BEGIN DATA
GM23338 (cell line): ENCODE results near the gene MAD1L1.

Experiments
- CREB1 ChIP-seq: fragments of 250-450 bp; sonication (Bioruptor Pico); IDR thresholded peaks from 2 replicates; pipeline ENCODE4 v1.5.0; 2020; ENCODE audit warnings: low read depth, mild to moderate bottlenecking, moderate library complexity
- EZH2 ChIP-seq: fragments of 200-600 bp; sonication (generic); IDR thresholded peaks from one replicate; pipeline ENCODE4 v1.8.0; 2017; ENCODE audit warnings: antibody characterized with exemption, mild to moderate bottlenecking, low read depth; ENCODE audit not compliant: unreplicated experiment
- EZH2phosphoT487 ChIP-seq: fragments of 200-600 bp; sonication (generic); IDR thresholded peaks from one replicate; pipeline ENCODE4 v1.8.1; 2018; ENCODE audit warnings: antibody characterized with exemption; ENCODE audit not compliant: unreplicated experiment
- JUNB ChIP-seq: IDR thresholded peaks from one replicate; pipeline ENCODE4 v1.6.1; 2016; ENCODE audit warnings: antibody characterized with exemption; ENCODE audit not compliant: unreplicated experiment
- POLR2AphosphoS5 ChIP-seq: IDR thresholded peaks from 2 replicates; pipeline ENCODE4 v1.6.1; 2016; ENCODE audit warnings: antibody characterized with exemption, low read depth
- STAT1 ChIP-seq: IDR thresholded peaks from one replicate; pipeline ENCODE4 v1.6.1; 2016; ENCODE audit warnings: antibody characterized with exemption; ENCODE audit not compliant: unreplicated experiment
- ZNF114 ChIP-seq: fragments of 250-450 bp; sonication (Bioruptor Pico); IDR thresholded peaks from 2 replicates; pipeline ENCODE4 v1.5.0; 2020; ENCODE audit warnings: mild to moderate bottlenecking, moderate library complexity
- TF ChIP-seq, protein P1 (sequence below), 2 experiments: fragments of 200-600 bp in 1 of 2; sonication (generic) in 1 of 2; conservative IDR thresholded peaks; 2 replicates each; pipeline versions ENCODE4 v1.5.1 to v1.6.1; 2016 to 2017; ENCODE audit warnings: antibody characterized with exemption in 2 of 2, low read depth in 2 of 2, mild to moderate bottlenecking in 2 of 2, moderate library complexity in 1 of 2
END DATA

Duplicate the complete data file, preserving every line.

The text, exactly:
GM23338 (cell line): ENCODE results near the gene MAD1L1.

Experiments
- CREB1 ChIP-seq: fragments of 250-450 bp; sonication (Bioruptor Pico); IDR thresholded peaks from 2 replicates; pipeline ENCODE4 v1.5.0; 2020; ENCODE audit warnings: low read depth, mild to moderate bottlenecking, moderate library complexity
- EZH2 ChIP-seq: fragments of 200-600 bp; sonication (generic); IDR thresholded peaks from one replicate; pipeline ENCODE4 v1.8.0; 2017; ENCODE audit warnings: antibody characterized with exemption, mild to moderate bottlenecking, low read depth; ENCODE audit not compliant: unreplicated experiment
- EZH2phosphoT487 ChIP-seq: fragments of 200-600 bp; sonication (generic); IDR thresholded peaks from one replicate; pipeline ENCODE4 v1.8.1; 2018; ENCODE audit warnings: antibody characterized with exemption; ENCODE audit not compliant: unreplicated experiment
- JUNB ChIP-seq: IDR thresholded peaks from one replicate; pipeline ENCODE4 v1.6.1; 2016; ENCODE audit warnings: antibody characterized with exemption; ENCODE audit not compliant: unreplicated experiment
- POLR2AphosphoS5 ChIP-seq: IDR thresholded peaks from 2 replicates; pipeline ENCODE4 v1.6.1; 2016; ENCODE audit warnings: antibody characterized with exemption, low read depth
- STAT1 ChIP-seq: IDR thresholded peaks from one replicate; pipeline ENCODE4 v1.6.1; 2016; ENCODE audit warnings: antibody characterized with exemption; ENCODE audit not compliant: unreplicated experiment
- ZNF114 ChIP-seq: fragments of 250-450 bp; sonication (Bioruptor Pico); IDR thresholded peaks from 2 replicates; pipeline ENCODE4 v1.5.0; 2020; ENCODE audit warnings: mild to moderate bottlenecking, moderate library complexity
- TF ChIP-seq, protein P1 (sequence below), 2 experiments: fragments of 200-600 bp in 1 of 2; sonication (generic) in 1 of 2; conservative IDR thresholded peaks; 2 replicates each; pipeline versions ENCODE4 v1.5.1 to v1.6.1; 2016 to 2017; ENCODE audit warnings: antibody characterized with exemption in 2 of 2, low read depth in 2 of 2, mild to moderate bottlenecking in 2 of 2, moderate library complexity in 1 of 2